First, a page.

As the majority of costs are caused by informal or institutional care (about 90%) and medication costs are very low (about 0.4%) [5, 14], using the combination treatment instead of the standard treatment could result in overall cost savings due to major savings in informal and institutional care despite the increase in medication costs. Several studies performed in different countries [15–22] found memantine alone compared to standard care (treatment with cholinesterase inhibitors or no treatment) to be either the dominant strategy with health benefits and cost savings or a cost effective strategy with an additional health benefit. Combining the treatment of a cholinesterase inhibitor with memantine was found to be the cost saving strategy compared to the use of a cholinesterase inhibitor alone [23, 24]. Combination treatment is already reimbursed in several European countries, e.g. Germany, France, Spain, Italy, Sweden, Finland, Portugal, Belgium, Denmark (restricted reimbursement), Greece and Hungary, but not yet in Switzerland.

The aim of this study was to estimate the potential budget impact and cost-effectiveness of the combination treatment of a cholinesterase inhibitor and memantine in Alzheimer’s dementia over five years in Switzerland assuming that reimbursement of the combination treatment would be available from 2012.

Data and methods

The following analyses are mainly based on the results of the prevalence based cost of illness study performed by Kraft et al. [14]. The study by Kraft et al. estimated the costs of dementia from a societal perspective by including direct and indirect costs. Mainly Swiss data sources were used for calculating the costs. The amount of hours of informal care per person was retrieved from a synthesis of 27 international studies. Medical resource use and costs were assessed using aggregate data from publicly available databases (top-down) as well as survey data and expert opinions (bottom-up). Detailed methods regarding cost calculations have been described and published in earlier reports [14, 25].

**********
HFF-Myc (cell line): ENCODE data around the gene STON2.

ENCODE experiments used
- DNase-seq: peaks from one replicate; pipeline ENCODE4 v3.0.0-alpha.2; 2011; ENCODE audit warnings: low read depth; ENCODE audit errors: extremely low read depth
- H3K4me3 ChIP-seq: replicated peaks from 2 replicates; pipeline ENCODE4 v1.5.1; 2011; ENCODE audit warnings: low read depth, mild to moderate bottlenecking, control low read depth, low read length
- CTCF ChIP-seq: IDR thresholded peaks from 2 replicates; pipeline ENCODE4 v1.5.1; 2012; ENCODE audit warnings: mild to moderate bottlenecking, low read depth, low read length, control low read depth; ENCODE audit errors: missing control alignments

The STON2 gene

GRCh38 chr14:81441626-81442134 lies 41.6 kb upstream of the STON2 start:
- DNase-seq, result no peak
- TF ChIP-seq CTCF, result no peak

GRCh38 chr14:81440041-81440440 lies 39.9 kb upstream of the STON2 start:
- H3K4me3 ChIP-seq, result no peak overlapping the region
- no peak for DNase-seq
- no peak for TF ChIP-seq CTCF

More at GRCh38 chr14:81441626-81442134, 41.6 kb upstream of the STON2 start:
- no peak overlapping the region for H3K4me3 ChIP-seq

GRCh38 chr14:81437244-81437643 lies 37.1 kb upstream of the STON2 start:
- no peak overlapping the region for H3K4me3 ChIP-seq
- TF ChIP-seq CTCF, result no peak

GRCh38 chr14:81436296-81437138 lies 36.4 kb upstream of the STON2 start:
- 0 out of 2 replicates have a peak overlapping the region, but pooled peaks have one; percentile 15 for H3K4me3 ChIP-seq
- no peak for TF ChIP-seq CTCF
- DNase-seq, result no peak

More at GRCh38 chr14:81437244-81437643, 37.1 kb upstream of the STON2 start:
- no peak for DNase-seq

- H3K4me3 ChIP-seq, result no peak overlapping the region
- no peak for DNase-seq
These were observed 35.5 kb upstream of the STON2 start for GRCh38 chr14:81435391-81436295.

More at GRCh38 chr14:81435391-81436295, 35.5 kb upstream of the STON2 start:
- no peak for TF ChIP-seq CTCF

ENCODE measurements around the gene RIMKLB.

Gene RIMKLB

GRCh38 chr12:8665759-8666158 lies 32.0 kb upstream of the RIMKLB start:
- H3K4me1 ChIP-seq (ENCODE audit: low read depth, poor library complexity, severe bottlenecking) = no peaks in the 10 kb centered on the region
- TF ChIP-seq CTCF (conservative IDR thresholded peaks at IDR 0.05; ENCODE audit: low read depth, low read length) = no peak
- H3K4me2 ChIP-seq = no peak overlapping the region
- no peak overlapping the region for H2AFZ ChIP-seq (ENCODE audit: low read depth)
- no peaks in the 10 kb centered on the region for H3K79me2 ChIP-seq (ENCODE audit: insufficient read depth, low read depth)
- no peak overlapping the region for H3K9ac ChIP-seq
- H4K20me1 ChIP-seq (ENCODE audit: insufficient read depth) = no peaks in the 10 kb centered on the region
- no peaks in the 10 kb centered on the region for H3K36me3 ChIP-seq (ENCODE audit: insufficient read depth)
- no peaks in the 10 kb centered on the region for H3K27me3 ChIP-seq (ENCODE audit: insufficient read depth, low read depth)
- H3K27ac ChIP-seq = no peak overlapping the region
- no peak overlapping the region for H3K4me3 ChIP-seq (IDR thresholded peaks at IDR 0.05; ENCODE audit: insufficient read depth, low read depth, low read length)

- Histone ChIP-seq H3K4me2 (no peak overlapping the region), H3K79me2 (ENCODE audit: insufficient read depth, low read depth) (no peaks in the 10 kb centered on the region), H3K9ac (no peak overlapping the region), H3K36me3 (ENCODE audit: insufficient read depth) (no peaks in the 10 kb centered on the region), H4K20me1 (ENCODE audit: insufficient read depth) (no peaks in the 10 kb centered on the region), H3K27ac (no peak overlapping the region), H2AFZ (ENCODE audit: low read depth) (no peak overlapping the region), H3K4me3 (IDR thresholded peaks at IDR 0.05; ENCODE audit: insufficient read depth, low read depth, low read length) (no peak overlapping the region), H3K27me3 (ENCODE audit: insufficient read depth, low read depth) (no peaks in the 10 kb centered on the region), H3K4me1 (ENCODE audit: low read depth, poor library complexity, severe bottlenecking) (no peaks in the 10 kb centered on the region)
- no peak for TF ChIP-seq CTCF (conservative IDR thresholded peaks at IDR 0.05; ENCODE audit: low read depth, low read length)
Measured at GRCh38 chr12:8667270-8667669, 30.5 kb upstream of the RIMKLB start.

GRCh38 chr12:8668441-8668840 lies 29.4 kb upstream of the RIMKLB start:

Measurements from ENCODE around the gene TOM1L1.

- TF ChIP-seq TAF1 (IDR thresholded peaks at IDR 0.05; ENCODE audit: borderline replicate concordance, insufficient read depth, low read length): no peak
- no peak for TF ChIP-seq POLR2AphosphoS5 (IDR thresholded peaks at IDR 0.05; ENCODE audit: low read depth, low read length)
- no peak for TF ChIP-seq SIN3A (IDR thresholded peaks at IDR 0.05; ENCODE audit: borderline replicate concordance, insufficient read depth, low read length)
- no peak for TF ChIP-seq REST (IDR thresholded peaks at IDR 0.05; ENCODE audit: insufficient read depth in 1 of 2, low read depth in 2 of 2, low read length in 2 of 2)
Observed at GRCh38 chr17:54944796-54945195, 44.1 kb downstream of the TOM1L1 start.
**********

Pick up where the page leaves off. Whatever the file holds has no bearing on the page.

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Figure 1
Structure of the Markov model from Lachaine et al. [23].

Prevalence estimates

Due to the lack of actual patient registry data on the prevalence of Alzheimer’s dementia in Switzerland, we estimated the number of patients with dementia by using European dementia prevalence rates based on Harvey et al. [2] for people less than 65 years of age. For people older than 65 years of age, we assigned prevalence rates reported by Hofman et al. [3]. Both prevalence rates have already been used by Kraft et al. [14] and ECOPLAN [25]. We calculated the number of dementia cases in the year 2011 by applying these prevalence data to the annual Swiss demographic figures 2011 of the Swiss Federal Statistical Office (SFSO) [26]. Dementia cases in Switzerland for the years 2012, 2013, 2014, 2015, and 2016 were calculated by using future Swiss demographic figures of the SFSO [27] and applying the same age-dependent prevalence rates as for the calculation of 2011. Sixty per cent of the calculated dementia cases were assumed to be caused by AD.

Budget impact analysis

Because Swiss healthcare costs for 2011 had not been published at the time the two analyses were conducted, we based our healthcare cost calculations for the years 2011, 2012, 2013, 2014, 2015, and 2016 on the updated ECOPLAN [25] healthcare cost calculations for dementia for 2009 [28]. Direct costs included hospital costs, nursing home costs, outpatient nursing (Spitex) costs, physician costs, medication costs and costs for the memory clinics. Indirect costs consisted of informal care of family members of Alzheimer’s dementia patients. As mentioned in the introduction, about 60% of dementia cases are due to AD [5, 6]. We assumed that 60% of dementia healthcare costs are also caused by AD. Direct and indirect costs (except medication costs) were estimated to annually increase by 5% [29].

Medication costs for the mono treatment (either a cholinesterase inhibitor or memantine) only and the combination treatment (a cholinesterase inhibitor and memantine) were calculated separately. We asked the largest health insurer in Switzerland, Helsana, to provide us with their available data regarding the frequency of memantine and cholinesterase inhibitor use and the average annual medication cost per person in Switzerland for each substance separately. According to the Swiss Alzheimer’s Association and an IMS Health study, only about 25% of Swiss Alzheimer dementia patients are treated with antidementia drugs [30, 31]. Modelling prevalence estimates for the year 2012 until 2016, we could calculate total medication cost per year for the mono treatment. As the combination treatment is not yet reimbursed in Switzerland and hence no Swiss prescription data were available, we utilised empirical values from a French study [32]. In France, combination treatment has been reimbursed since 2007 for moderate to severely affected AD patients with an MMSE score of 10–20 [33]. The study by Tifratene et al. [32] included 26,809 AD patients, of which 52% had an MMSE score of 10–20, among which about 19% were treated with the combination treatment. Based on these values, we calculated additional treatment costs for Switzerland due to the implementation of the reimbursed combination treatment for the years 2012 to 2016 from a payer perspective.